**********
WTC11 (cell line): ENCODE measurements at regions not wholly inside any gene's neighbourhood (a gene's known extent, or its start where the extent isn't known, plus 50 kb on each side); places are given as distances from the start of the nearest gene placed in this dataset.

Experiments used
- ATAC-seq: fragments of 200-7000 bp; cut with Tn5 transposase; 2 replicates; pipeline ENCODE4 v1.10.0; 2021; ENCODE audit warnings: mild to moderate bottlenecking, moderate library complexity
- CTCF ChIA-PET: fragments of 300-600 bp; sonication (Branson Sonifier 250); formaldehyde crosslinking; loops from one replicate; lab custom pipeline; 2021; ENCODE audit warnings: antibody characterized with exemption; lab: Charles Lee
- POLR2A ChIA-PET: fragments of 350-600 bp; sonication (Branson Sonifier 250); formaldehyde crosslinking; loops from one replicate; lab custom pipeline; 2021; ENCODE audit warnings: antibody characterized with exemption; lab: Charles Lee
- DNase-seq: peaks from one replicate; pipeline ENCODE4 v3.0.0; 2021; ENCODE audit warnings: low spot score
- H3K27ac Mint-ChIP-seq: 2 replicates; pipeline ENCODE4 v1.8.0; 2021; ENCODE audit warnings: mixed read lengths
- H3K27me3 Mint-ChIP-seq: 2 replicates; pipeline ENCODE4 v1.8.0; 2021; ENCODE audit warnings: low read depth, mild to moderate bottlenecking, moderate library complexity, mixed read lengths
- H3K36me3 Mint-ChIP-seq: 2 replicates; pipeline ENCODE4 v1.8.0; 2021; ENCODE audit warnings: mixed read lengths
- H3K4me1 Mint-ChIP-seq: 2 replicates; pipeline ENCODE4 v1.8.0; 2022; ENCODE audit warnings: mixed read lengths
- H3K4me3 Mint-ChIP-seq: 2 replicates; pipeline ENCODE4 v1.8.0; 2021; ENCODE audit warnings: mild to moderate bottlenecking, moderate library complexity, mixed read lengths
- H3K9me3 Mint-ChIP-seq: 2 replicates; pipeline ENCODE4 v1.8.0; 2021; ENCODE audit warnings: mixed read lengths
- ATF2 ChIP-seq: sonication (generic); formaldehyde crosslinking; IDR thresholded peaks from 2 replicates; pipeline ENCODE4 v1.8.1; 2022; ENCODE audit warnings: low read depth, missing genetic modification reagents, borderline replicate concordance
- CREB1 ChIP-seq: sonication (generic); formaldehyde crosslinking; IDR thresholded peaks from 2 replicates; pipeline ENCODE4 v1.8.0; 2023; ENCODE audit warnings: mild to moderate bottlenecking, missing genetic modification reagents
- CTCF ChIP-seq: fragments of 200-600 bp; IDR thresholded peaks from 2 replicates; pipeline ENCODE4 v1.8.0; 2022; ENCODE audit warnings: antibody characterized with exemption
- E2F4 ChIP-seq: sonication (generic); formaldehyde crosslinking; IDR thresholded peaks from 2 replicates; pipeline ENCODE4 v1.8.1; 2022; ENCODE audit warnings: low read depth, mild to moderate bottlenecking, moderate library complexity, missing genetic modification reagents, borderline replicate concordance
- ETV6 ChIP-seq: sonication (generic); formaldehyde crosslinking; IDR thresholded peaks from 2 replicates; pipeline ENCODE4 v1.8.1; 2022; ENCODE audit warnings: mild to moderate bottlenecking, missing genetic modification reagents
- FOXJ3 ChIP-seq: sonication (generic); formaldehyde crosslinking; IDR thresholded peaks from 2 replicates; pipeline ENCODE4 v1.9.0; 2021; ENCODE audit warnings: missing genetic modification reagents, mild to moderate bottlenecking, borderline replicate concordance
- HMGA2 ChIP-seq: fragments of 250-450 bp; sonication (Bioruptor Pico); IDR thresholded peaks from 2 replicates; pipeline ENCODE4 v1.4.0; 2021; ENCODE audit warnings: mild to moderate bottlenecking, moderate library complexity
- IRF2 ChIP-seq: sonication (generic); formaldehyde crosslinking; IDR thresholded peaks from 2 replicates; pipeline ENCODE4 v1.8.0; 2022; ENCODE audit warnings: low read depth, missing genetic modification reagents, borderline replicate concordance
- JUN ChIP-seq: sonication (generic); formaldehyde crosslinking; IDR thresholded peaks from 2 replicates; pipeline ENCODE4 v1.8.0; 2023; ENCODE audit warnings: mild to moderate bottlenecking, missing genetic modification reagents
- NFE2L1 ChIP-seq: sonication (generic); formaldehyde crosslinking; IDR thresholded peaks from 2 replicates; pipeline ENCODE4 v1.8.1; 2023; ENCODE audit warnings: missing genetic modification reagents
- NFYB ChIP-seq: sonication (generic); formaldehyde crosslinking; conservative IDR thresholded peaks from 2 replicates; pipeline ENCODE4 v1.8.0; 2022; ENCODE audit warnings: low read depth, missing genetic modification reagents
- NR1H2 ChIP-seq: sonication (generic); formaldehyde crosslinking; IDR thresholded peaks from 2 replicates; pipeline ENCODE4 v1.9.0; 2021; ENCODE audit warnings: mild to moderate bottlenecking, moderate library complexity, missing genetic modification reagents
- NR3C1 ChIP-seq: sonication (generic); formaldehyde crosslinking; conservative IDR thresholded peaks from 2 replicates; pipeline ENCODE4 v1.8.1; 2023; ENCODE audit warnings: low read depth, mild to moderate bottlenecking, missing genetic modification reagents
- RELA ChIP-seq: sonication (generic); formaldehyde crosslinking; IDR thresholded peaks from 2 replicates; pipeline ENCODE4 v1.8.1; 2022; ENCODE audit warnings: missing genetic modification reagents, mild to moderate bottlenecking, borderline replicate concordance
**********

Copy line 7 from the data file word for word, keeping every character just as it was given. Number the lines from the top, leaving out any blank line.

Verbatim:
- H3K27ac Mint-ChIP-seq: 2 replicates; pipeline ENCODE4 v1.8.0; 2021; ENCODE audit warnings: mixed read lengths